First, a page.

Today “PH” posted this comment on this 28 March East Devon Watch post (the latest post on the story of Abbeyfield’s closure of the Shandford Care Home in Budleigh):
“Abbeyfield has not mentioned that they were introduced to Amica Care by MP Simon Jupp in February of this year. From my understanding, Abbeyfield would not engage with Amica at that point, which would have given more time to consult.
The question should be asked, how a huge charity supposedly committed to its residents, can be allowed to strip the life out of residential home in their care. If it’s not to make money, then why?
Not viable? I don’t think so!”
This act of care home closure would be a heart wrenching story at the best of times. Now, as we approach the height of the worst epidemic since 1918, it is unbearable. During lockdown, residents have no physical contact with their loved ones at their time of crisis.
The residents are being taken from their homes at a time when the Government has decreed that the vulnerable should not leave their homes. As part of overall epidemic decisions escalation, it is already planned that transfer to hospital from Care Homes may not be offered if it is not likely to benefit the resident and if palliative or conservative care within the home is deemed more appropriate. Moving residents inevitably increases their risk and the risk to others. Peter Kyle MP for Brighton (Hove) has just spoken about this in an interview on today’s BBC “World at One”. The context included some relatives in his constituency being pressured into to signing “do not resuscitate” notices.
The closure is based on Abbeyfield’s declared aim of “freeing up assets” as it changes its business model to concentrate on larger homes; and County Councillor Christine Channon’s handpicked adviser Chris Davis who claims that Shandford is no longer viable. Owl has received plausible arguments that shows that there are grounds to challenge the case for non-viability.
Shandford’s public room and gardens are particularly special (there is a chicken pen in the garden clearly visible to residents). It is accessible and has a bus-stop outside encouraging visiting. The town-centre location means that even wheelchair bound residents can easily get to town with their loved ones and enjoy a more fulfilling existence.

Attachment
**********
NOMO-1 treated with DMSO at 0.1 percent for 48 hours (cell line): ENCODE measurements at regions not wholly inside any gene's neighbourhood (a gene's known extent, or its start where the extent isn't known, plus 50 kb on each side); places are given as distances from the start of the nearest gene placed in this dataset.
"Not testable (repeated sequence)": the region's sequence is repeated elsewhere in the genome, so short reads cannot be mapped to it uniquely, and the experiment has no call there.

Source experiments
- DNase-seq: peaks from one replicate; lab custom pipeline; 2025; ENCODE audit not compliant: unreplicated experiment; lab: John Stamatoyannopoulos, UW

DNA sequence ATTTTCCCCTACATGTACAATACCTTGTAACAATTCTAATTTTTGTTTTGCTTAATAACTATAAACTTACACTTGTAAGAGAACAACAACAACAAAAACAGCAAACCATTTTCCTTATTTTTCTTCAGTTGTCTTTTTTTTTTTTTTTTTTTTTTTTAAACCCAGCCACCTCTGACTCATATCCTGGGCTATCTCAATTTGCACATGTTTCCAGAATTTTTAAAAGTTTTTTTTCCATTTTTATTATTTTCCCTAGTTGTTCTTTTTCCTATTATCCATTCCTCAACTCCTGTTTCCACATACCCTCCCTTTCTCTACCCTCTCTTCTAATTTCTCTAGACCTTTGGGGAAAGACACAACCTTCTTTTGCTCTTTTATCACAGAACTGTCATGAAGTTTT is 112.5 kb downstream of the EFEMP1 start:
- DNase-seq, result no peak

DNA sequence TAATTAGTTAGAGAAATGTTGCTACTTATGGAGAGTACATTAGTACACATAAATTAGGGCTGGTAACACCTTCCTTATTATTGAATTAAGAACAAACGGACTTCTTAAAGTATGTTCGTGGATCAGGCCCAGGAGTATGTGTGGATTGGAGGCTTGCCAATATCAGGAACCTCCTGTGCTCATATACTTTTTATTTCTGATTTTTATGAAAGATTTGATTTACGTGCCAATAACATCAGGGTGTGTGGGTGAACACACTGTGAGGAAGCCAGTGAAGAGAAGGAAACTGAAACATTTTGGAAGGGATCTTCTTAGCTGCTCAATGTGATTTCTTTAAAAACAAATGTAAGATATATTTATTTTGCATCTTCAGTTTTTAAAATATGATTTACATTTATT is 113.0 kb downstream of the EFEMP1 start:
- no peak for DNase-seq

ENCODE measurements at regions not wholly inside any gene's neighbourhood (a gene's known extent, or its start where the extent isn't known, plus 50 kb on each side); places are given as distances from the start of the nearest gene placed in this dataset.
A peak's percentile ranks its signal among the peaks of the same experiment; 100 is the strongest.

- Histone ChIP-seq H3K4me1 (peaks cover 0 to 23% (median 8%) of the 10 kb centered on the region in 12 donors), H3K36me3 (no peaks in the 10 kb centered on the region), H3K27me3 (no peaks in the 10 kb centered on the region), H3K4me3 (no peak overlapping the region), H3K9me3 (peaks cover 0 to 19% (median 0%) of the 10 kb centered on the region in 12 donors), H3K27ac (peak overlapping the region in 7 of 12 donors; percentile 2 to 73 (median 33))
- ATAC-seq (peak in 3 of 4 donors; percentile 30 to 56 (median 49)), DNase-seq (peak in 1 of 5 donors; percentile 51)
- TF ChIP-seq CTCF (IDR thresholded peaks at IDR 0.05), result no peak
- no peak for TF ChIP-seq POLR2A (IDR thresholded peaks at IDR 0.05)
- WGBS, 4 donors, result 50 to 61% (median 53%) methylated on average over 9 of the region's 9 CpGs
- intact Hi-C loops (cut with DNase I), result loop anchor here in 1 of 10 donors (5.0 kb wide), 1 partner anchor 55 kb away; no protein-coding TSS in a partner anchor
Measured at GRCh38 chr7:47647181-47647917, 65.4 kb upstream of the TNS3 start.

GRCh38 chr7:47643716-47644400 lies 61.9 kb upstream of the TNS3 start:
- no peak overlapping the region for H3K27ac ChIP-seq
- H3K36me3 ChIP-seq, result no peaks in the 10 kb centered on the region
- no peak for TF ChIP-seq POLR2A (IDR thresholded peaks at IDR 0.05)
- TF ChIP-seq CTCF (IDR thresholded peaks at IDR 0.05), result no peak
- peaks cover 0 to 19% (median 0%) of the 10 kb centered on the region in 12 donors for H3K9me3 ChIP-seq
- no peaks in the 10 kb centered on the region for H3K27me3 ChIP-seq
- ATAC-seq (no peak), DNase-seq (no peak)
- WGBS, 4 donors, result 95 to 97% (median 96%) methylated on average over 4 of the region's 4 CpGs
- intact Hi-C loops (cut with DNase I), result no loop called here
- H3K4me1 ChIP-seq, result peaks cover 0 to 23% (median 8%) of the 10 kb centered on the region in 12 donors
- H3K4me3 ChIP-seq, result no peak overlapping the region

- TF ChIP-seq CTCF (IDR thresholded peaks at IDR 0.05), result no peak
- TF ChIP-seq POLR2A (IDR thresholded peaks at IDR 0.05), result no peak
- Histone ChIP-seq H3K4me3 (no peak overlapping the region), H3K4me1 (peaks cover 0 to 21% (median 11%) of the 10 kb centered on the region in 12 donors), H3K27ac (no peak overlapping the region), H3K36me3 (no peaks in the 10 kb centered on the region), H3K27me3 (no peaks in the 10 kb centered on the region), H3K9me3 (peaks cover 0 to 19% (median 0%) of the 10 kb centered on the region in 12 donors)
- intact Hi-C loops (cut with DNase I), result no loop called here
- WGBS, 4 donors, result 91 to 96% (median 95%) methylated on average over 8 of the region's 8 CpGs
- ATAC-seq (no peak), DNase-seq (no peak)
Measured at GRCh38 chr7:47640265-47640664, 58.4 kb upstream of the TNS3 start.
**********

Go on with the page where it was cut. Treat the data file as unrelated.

Knowing the numbers of residents at the time “Save our Shandford” was started in February and the fees charged it can be easily calculated that the home could expect an income of over £1M. Shandford is known to charge approximately 75% of some homes in Exmouth so there would be scope for modest fee increases if necessary. The property was bought by local subscription and there is no cost of equity, no cost of debt. Shandford is also named as a potential beneficiary in a recent legacy. It is clear from the support that “Save our Shandford” received that the local community would undertake fundraising as it has done in the past.
The house was built in the Edwardian period and has been extended and modernised as part of a continuous investment programme since its acquisition in 1958. From the outside it can be seen that the roof and main structure look to have been well maintained (Abbeyfield claim to have invested substantial sums since control was ceded to them in 2012). However, both Abbeyfield and Cllr Cannon’s advisers claim that the rooms are too small (it currently has a good CQC rating) and that major works are needed to the plumbing. Owl was interested to hear that at the public meeting called by Simon Jupp MP one resident’s relative, a builder, laughed at the three figure sums being quoted. In any event, given the CQC assessment, no major works are needed in the short term, allowing opportunities for fund raising. Those trying to save Shandford have been denied access to the viability report presented to Cllr Channon (confidential apparently).
Subsequent to Abbeyfield announcing closure last autumn and actions taken by Cllr Channon, it is clear that Abbeyfield has an obligation to return monies realised by any sale to the Town. This must relate to clauses in the Transfer Deed drawn up by the original local Trustees of the Shandford Community Interest Company and Abbeyfield. Those trying to save Shandford have been denied access to the transfer deed, even though a copy is believed to be held by Devon County Council. Once the site is sold there is no way the any assets released could possibly recreate Shandford and its setting within the Town
The local community, given time, has expressed the will and energy to re-create a local Community Interest Company to take over and run Shandford but has been denied access to essential information. A more feasible and quicker option is mentioned by “PH”. Amica Care expressed an interest and Simon Jupp MP has tried to broker negotiations. Regrettably it seems minds have been made up and Abbeyfield won’t negotiate.
We are living through times when decisions made by “the authorities” are being shown, by fast moving events, to be all too often threadbare. Seldom do management decisions come to haunt the decision maker quite so soon. You are supposed to be able to “make your mark”, move on and not be called to account.